Murder in the Family
In 1986, 24-year-old Jeremy Bamber was jailed for life for killing five members of his adoptive family at their farmhouse in Essex.
He was sentenced to a minimum of 25 years for the murders of his step-parents, sister and her two six-year-old sons, Nicholas and Daniel. Sentencing Bamber to five life prison terms, the judge Mr Justice Drake said he was "warped and evil beyond belief".
The controversial crime was hampered by police setbacks and Bamber remained a free man on bail living off his dead parents’ finances while investigations continued. Today he still protests his innocence and, as recently as 2001, his case was taken back to the Court of Appeal by the Criminal Cases Review Commission.
The White House Farm murders read like something out of a crime novel. It had all the classic ingredients of a whodunit tethered with a vicious ferocity and cruelty that contrasts with its idyllic setting.
The crime involved brutal murders in the English countryside on a summer's evening with a cast of characters straight out of a True Crime story. The victims were two overbearing religious parents, a mentally unstable daughter, a scheming, envious son and a jilted girlfriend.
Bamber did not have a particularly audacious start in life. He was the illegitimate son of a vicar's daughter and a married army sergeant. At six-weeks-old he was adopted by wealthy Neville Bamber, a former RAF pilot, and his wife June, who farmed near the Essex village of Tolleshunt D'Arcy. A few years later the Bambers adopted another child, Sheila Caffell, who they nicknamed Bambi.
Materially both the children wanted for nothing and were given a private education. But they also had to endure strict discipline imposed by their devoutly Christian parents.
Bamber had no interest in his father’s business, hated the farm and the farming world, and instead drifted through a series of jobs. He was however extremely flamboyant and used his affluent background as a means to impress women with a pseudo ‘playboy’ image he honed to perfection. As an adult, Sheila was attractive enough to start a promising career as a model and her parents paid for a flat in London where she hoped to become a success.
Sheila married and had twin boys, but when the marriage broke down she became depressed and began to suffer from illness developing into schizophrenia. One psychiatric report mentions that at times she believed her children were from the devil. Because of her problems Sheila and the twins moved back to the farmhouse with her parents.
By this time, Bamber lived with his student-teacher girlfriend Julie Mugford. They shared a rent-free cottage provided by his parents at Goldhanger, a few miles from the main farmhouse.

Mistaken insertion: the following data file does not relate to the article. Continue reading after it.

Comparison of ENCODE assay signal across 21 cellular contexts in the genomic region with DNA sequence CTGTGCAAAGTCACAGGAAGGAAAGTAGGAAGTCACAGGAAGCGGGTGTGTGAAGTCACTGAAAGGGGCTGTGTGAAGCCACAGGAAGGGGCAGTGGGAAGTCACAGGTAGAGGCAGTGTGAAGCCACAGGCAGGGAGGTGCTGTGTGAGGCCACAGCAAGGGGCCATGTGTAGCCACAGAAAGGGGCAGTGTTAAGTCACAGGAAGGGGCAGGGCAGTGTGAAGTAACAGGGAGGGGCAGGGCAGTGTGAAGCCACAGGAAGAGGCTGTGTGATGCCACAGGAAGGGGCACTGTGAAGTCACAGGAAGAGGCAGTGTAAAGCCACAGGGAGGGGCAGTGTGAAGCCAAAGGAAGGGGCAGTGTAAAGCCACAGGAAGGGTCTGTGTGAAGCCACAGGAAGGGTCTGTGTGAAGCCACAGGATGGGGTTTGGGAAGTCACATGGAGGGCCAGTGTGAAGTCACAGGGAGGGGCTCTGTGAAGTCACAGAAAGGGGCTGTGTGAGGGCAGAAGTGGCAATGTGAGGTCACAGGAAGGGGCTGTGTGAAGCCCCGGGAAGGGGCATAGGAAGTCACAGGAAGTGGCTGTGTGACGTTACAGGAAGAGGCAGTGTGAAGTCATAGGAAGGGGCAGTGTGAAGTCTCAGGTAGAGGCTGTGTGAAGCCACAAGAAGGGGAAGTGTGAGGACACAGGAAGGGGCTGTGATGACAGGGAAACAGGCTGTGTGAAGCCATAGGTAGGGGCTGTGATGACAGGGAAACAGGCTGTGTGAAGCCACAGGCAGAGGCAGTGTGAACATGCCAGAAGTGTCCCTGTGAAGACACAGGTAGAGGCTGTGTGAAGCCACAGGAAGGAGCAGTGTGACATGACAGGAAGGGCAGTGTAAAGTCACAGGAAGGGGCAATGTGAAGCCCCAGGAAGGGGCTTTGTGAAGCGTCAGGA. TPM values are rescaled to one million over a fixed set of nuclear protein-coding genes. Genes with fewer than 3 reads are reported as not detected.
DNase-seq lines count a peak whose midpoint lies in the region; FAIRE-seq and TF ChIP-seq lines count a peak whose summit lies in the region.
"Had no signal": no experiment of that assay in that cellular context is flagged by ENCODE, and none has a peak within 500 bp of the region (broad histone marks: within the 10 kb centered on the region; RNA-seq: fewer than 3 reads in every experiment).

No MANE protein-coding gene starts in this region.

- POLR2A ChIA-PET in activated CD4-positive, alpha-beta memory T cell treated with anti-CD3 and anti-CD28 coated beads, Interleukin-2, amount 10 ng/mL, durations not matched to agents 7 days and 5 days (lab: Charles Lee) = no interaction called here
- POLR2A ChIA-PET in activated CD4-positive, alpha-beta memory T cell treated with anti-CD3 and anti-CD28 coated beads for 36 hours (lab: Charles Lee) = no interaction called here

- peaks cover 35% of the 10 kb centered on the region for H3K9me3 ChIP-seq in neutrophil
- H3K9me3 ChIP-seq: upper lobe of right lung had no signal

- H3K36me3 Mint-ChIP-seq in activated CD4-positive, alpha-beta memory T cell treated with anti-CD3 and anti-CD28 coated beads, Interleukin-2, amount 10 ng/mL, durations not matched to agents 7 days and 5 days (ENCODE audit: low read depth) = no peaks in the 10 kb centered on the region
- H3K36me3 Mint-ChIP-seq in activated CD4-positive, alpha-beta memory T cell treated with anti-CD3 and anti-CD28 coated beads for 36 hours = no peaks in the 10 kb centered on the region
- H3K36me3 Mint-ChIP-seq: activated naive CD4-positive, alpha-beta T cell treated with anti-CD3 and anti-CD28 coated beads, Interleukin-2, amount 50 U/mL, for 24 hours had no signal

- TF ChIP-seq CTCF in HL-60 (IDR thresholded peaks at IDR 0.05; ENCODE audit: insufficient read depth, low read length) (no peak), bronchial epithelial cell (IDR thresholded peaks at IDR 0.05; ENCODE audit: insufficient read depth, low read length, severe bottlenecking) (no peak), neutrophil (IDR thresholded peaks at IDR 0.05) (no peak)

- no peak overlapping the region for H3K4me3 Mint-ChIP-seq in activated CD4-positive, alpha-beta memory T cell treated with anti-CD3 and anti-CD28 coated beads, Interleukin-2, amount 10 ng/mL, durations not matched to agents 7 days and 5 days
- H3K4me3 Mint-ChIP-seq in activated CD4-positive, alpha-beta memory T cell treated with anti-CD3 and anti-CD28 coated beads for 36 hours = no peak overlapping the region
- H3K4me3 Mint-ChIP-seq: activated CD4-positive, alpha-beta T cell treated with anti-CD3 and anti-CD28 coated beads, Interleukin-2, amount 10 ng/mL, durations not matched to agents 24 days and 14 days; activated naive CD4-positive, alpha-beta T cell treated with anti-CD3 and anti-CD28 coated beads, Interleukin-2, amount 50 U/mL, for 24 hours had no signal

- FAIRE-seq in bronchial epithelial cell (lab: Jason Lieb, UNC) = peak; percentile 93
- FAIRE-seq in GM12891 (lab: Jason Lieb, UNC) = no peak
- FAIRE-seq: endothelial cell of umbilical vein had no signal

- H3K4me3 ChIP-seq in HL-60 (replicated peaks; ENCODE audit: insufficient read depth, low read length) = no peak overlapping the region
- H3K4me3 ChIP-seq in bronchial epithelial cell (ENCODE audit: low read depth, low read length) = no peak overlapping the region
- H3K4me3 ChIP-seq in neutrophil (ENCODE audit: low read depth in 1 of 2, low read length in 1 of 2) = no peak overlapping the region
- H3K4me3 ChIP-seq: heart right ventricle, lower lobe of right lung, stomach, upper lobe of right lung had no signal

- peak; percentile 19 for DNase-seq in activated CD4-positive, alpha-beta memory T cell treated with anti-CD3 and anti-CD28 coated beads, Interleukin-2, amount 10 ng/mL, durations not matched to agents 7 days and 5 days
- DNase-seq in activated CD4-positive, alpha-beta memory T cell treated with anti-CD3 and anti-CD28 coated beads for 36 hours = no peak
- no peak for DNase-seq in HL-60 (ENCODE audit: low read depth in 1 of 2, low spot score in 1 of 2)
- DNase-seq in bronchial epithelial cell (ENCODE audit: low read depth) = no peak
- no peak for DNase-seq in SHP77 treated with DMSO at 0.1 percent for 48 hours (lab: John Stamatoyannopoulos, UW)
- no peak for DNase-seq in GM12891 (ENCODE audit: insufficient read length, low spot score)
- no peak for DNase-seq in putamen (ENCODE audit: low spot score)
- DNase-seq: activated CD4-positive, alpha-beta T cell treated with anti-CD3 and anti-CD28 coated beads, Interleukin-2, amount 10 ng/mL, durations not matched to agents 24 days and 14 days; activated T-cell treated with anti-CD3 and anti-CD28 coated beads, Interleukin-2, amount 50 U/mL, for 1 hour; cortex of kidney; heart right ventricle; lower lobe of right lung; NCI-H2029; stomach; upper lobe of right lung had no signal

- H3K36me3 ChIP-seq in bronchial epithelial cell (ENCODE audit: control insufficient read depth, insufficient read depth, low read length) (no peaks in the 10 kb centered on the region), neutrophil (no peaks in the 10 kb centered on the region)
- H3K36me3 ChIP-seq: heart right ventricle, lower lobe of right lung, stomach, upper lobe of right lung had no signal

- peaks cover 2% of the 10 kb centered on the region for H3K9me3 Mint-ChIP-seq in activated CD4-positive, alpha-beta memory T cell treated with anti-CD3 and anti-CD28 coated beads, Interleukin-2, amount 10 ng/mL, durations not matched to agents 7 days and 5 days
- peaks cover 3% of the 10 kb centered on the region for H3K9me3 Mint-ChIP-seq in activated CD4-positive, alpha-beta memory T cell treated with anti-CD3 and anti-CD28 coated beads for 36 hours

Neville offered Bamber a job on the farm paying him £170 a week. It certainly was not the glamorous position that the young man was desperate for and even his request to run the caravan site owned by the family were dismissed as Neville believed his son had no business sense.
Bamber hated the farm but his father’s will cut him off unless he stayed a farmer. He wanted the life of a ‘playboy’ and was determined to live it, at any cost. He also despised his stepmother June for preaching religion at him and he had never forgiven both parents for sending him away to public school.
7 August 1985 - White House Farm shootings take place29 September 1986 - Jeremy Bamber arrested and charged with murder14 October 1986 - Bamber found guilty at Chelmsford crown court
5 life sentences
Bamber needed to finance his ‘playboy’ lifestyle. If his plan had succeeded he would have received his parents’ leasehold farm, other prime land, the contents of the main house which he had reinsured and half a share in a holiday home caravan site. The total of the estate was estimated at £436,000.
Bamber was told by his trial judge, that he was "warped and evil" and added that he found it difficult to imagine anyone agreeing to release Bamber from jail in the future.
He has been told by each Home Secretary since his conviction that he will never gain his freedom through parole, although Bamber has always pleaded his innocence and has seen two appeals against his convictions rejected.
In July 2001 a team of police officers were given four months to complete fresh inquiries into the case. It was referred back to the Court of Appeal by the Criminal Cases Review Commission, which investigates possible miscarriages of justice.
In 2002 Bamber angered his relatives when he offered £1m as a reward for any information that would help quash his conviction.
In December 2002 he lost his appeal against his conviction and also lost a High Court case regarding a claim for £1.27m from his grandmother’s will that he thought he was entitled to.In 2004 Bamber was attacked by a fellow prisoner with a knife while talking on the phone and needed twenty stitches.
In 2004 and 2009, Bamber's defence team submitted what they claimed was new evidence to the CCRC, including a report from a photographic expert. However, February 2011 saw the CCRC provisionally reject the latest submissions.
Not suceide but Murder
The trial commenced at Chelmsford crown court on 14 October 1986. Bamber’s girlfriend Julie Mugford was the star witness.
She alleged that Bamber had made murderous threats against his father. She told the court that Bamber had made the reference that his "old" father, "mad" mother and sister had "nothing to live for". It was then that he spoke of arson and later a desire to hire a hitman.
There were two explanations for the killings. The first was the prosecution case that Bamber entered the Essex farmhouse owned by his mother and father at night and shot the five members of his family with a legally held rifle.
Sheila’s blood was in the silencer of the murder weapon, proving that she could not have shot herself then put it in a cupboard downstairs.
The second explanation, put forward by the defence, was that Sheila, who had a history of psychiatric illness, had shot the four members of her family with the rifle and then committed suicide.